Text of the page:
It’s easy to say that you’ll exercise every day. But you’ll need a plan. As you design your fitness program, keep these points in mind:
Consider your fitness goals. Are you starting a fitness program to help lose weight? Or do you have another motivation, such as preparing for a marathon? Having clear goals can help you gauge your progress.
Create a balanced routine. Most adults should aim for at least 150 minutes of moderate-intensity aerobic activity — or 75 minutes of vigorous aerobic activity — a week. Adults also need two or more days of strength training a week.
Go at your own pace. If you’re just beginning to exercise, start cautiously and progress slowly. If you have an injury or a medical condition, consult your doctor or a physical therapist for help designing a fitness program that gradually improves your range of motion, strength and endurance.
Build activity into your daily routine. Finding time to exercise can be a challenge. To make it easier, schedule time to exercise as you would any other appointment. Plan to watch your favorite show while walking on the treadmill, or read while riding a stationary bike.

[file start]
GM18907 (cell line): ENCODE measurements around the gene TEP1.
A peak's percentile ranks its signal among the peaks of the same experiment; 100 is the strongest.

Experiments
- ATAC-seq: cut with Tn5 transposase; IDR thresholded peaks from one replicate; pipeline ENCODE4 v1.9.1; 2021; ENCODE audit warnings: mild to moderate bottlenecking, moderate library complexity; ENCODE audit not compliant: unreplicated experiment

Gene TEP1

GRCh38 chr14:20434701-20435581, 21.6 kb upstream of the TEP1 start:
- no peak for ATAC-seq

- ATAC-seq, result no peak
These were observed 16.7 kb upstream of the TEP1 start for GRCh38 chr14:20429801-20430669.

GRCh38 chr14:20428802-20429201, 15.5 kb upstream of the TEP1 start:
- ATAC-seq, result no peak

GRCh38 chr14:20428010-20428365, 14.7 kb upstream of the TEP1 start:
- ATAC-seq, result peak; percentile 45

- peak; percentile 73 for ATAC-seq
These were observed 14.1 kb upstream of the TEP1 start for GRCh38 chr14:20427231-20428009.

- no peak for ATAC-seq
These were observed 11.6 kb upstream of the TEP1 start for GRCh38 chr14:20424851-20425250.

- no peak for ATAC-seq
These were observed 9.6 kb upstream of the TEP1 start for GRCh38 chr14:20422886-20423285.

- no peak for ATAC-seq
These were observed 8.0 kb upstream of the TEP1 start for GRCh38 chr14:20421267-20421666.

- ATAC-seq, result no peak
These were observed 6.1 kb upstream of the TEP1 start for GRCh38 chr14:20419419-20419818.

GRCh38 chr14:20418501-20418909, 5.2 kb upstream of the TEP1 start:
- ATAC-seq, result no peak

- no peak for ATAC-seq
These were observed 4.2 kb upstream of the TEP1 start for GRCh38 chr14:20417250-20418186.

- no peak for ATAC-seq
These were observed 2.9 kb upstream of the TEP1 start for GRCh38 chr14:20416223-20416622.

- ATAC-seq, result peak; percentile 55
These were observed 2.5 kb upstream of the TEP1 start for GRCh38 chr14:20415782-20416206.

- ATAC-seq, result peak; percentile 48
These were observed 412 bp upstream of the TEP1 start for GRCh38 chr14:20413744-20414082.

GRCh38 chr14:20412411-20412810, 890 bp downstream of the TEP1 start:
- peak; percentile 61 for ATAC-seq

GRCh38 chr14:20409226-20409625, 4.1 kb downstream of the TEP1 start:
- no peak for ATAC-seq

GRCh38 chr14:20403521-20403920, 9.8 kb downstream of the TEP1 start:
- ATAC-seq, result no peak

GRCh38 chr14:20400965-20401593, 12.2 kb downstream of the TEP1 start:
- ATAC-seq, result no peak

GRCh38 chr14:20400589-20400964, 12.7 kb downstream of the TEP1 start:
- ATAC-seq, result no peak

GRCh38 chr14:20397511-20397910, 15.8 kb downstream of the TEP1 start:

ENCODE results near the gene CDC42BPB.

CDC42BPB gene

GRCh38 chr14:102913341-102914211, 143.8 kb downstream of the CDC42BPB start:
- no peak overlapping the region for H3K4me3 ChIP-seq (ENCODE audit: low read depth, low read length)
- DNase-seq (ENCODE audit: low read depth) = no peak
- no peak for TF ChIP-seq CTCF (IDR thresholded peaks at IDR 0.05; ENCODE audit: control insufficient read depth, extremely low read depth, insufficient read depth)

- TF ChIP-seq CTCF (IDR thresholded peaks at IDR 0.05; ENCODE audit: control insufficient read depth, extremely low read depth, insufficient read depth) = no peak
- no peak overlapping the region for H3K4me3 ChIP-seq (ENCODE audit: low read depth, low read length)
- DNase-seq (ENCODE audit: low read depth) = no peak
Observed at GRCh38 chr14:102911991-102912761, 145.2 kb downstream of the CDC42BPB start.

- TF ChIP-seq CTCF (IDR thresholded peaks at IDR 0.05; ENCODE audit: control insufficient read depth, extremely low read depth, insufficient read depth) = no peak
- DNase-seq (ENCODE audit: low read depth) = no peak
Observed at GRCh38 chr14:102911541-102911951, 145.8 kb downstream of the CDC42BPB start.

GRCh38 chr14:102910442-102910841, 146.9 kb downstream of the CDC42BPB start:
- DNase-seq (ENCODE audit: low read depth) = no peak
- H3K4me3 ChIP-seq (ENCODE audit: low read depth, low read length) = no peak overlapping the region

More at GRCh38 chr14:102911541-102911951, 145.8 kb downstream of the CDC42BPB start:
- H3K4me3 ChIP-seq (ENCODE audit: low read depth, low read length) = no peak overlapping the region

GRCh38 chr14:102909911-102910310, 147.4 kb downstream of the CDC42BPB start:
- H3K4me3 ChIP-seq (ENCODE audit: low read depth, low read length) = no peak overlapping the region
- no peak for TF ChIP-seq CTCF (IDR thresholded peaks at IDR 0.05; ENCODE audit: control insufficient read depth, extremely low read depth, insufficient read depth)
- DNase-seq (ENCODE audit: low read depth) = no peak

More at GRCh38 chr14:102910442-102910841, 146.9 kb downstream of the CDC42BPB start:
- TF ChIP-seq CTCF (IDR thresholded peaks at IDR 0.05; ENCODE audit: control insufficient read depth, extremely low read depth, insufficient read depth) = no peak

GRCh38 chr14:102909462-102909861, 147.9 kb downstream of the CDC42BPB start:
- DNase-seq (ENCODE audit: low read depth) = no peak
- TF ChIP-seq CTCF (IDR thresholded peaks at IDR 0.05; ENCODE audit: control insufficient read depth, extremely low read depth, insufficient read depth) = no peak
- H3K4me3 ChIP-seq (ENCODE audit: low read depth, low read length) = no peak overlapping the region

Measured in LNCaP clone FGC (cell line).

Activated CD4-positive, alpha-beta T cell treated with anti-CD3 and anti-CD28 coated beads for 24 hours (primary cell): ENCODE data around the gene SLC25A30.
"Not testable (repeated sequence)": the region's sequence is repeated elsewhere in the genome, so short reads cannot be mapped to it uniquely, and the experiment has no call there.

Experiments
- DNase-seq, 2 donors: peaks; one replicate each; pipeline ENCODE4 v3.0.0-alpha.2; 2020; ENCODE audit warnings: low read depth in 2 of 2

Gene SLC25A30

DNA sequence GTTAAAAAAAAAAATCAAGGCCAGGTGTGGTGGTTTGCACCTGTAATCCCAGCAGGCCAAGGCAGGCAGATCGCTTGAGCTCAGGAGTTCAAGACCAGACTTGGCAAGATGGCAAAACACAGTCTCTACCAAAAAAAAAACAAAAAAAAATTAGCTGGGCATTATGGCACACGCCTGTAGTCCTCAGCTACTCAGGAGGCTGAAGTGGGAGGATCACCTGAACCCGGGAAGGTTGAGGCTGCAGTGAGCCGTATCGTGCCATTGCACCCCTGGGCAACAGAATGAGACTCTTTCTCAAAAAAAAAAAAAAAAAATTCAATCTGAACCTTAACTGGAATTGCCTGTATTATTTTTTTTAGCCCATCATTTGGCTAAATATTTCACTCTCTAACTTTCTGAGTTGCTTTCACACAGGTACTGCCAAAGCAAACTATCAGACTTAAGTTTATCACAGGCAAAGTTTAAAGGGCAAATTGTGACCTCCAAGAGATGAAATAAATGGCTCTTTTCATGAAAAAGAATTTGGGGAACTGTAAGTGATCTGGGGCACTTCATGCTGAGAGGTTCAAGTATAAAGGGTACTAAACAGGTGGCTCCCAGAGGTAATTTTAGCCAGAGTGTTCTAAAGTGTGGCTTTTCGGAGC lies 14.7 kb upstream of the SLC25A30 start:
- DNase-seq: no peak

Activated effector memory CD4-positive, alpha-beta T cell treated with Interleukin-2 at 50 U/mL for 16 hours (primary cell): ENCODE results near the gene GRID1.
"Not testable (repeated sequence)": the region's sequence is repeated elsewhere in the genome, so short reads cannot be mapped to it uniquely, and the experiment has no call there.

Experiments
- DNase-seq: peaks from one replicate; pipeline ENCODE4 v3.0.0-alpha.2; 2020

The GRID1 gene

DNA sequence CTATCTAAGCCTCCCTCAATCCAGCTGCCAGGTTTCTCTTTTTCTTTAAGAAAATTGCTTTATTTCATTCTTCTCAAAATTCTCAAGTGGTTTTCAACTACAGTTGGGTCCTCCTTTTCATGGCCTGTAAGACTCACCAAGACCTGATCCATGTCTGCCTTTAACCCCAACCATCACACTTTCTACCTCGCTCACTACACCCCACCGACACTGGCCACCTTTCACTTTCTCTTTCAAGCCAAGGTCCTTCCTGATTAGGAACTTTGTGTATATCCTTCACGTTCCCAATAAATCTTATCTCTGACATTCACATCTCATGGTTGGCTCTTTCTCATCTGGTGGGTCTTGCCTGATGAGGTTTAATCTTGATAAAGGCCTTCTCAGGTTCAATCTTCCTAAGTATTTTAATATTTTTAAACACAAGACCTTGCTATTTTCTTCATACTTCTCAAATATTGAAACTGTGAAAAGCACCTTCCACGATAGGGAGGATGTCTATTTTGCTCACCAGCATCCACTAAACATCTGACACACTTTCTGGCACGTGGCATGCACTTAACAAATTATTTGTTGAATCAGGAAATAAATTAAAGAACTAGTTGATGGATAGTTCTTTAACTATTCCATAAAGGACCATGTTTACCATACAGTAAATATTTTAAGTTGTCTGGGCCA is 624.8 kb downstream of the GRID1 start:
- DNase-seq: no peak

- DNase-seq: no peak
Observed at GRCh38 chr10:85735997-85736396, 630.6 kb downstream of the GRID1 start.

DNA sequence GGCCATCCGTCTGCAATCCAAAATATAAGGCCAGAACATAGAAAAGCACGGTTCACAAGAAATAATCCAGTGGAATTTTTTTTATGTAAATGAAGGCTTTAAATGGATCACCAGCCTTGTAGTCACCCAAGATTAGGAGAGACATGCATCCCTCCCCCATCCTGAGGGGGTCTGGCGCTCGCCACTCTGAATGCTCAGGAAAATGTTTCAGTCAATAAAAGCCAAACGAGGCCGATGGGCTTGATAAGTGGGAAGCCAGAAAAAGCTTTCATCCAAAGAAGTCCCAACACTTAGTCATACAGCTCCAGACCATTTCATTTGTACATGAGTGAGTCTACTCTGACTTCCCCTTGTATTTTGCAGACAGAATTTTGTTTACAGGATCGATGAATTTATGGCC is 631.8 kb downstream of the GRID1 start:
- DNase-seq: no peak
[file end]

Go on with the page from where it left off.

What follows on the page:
Plan to include different activities. Different activities (cross-training) can keep exercise boredom at bay. Cross-training also reduces your chances of injuring or overusing one specific muscle or joint. Plan to alternate among activities that emphasize different parts of your body, such as walking, swimming and strength training.
Allow time for recovery. Many people start exercising with frenzied zeal — working out too long or too intensely — and give up when their muscles and joints become sore or injured. Plan time between sessions for your body to rest and recover.
Put it on paper. A written plan may encourage you to stay on track.
I am also placing link to the Physical Activity Compendium -that way people can get an idea of everyday physical activity they could use as exercise. Click activity categories and have a look!
B.S Health Fitness Specialist
East Carolina University